Christ the universall peace-maker: or, The reconciliation of all the people of God, notwithstanding all their differences, enmities.
Goodwin, Thomas, 1600-1680.

1. Branch. Two things to explicate the first Branch. 1. That Christs offering himselfe was intended as a sacrifice for Enmities betweene the Saints, as well as against God.

TWo things are distinctly to be spoken unto for the clearing of these things.

1. That the offering up Christs flesh on the Crosse, was intended as a sacrifice, as well for our reconciliation mu∣tuall, as for reconciliation with God.

2. How according to the analogy of the ends, use, and intent of sacrifices of old, the offering up of Christs flesh should be intended and directed as a sacrifice, to take away these our owne enmities, and make peace and friendship amongst our selves.

For the first, which is the 〈 in non-Latin alphabet 〉 of this point, That as a sa∣crifice it was so intended, the whole frame and contexture of these words doth evince it.

1. When he sayes v. 15. That he hath abolisht the enmity in his flesh, he doth undeniably intend that enmity which Page  28 was betweene these twaine, the Jew and Gentile (this hath beene proved afore:) and therefore he is found par∣ticularly to instance in the rites of the ceremoniall Law, (which by a metonymie he calls the enmity,) as the outward occasion of that bitter enmity in each others hearts.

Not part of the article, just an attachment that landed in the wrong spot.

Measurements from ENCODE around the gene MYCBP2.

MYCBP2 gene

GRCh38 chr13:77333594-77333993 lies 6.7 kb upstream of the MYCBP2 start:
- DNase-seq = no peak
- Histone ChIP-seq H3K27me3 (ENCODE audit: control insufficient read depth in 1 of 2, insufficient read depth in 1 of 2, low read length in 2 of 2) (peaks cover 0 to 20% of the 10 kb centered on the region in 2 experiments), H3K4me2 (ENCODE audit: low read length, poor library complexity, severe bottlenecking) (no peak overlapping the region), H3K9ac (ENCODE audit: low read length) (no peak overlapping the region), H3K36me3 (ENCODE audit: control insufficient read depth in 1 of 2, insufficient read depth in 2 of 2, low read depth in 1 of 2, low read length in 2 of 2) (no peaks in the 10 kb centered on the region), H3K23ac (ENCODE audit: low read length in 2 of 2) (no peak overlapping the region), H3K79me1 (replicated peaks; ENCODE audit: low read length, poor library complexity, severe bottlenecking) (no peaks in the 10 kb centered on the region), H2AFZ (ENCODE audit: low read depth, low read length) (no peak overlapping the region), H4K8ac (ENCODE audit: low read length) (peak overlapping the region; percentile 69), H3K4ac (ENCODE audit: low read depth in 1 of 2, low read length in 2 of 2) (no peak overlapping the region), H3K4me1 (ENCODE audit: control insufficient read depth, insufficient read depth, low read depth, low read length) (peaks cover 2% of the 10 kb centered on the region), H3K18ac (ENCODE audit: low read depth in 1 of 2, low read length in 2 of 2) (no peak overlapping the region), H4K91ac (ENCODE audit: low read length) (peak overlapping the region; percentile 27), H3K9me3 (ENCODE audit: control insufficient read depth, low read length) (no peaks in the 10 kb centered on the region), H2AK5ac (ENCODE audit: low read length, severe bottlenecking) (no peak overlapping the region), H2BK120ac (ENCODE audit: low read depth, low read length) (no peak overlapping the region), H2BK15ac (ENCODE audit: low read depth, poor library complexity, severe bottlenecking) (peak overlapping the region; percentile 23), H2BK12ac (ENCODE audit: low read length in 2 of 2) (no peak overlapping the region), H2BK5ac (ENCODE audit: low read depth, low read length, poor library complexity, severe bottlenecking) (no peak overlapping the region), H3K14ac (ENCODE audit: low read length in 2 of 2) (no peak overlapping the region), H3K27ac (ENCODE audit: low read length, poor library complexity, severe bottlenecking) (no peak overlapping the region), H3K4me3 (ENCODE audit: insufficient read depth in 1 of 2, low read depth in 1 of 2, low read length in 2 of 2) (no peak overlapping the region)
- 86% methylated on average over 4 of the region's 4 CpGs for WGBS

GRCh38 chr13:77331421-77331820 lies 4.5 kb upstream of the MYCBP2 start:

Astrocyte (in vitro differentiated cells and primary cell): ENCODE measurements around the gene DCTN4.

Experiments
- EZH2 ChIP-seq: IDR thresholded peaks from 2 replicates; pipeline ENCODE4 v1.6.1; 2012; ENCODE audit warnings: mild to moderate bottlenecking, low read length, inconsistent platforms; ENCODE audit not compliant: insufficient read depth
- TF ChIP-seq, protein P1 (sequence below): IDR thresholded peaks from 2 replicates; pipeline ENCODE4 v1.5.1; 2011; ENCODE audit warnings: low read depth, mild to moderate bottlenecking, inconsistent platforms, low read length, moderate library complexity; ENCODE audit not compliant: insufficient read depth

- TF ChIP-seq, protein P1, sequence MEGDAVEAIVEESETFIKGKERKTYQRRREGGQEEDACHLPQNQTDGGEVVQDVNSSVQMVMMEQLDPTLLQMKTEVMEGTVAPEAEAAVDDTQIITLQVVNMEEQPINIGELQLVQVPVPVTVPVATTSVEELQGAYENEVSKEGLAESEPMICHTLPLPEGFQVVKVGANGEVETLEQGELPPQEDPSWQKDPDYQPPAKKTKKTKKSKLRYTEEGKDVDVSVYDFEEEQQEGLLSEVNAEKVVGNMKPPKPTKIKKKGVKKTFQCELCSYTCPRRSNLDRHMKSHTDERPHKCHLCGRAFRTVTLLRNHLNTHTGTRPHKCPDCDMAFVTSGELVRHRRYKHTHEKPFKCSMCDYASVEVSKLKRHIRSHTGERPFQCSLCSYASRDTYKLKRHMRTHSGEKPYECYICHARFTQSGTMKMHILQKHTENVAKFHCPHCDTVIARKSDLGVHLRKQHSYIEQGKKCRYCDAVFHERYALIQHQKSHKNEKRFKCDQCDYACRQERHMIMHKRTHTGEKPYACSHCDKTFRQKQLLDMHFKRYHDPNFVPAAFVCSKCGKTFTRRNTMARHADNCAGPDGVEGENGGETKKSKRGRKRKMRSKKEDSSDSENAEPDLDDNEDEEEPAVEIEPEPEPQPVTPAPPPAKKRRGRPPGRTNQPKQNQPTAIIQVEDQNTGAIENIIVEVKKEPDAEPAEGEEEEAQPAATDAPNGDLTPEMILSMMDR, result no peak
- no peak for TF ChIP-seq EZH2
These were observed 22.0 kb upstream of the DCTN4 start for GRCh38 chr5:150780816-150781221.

Now then 2. That this enmity was taken away by his flesh as a sacrifice;

First, The laying together the phrases of the Text, evin∣ceth it; as when he sayes, He hath abolisht this enmity in his flesh. 1. In saying the enmity in his flesh, it necessarily im∣ports his having taken that enmity in or upon his owne flesh, to answer for it in their stead. Even as well, as when in the 16. verse, he is said to have slaine the enmity (namely, against God) in himselfe; thereby is intended, that he tooke that enmity on himselfe; undertaking to pacify and allay, and by being himselfe slaine, to slay it. 2. In saying in the time past, that he hath abolisht it, in his flesh, this notes out a vir∣tuall act perfectly done and past, (as in him:) by vertue of which it is to be destroyed actually in us after. Unto which 3. adde that in the 16. v. there is an additionall word [By the Crosse] put in, which 〈 in non-Latin alphabet 〉, or in common, is to be referrd to the abolishing of this enmity in his flesh, v. 15. and reconciling us mutually; as well as to the slaying of the en∣mity against God mentioned, v. 16. as that which equally and alike shewes the way, how, we are to understand that in his flesh, he hath perfectly abolisht both these enmities; name∣ly, by taking on his flesh that enmity, and offering it up upon the Crosse as a sacrifice for it. For to say, by the Crosse, or by the sacrifice of himselfe on the Crosse, is all one: so as what the one verse wants, the other supplies: In his flesh, sayes the 15. v. By the Crosse, sayes the 16. and (which will warrant this) we have elswhere both put together, 1 Coloss. 20, 22. By the bloud of his Crosse, in the body of his flesh, through death.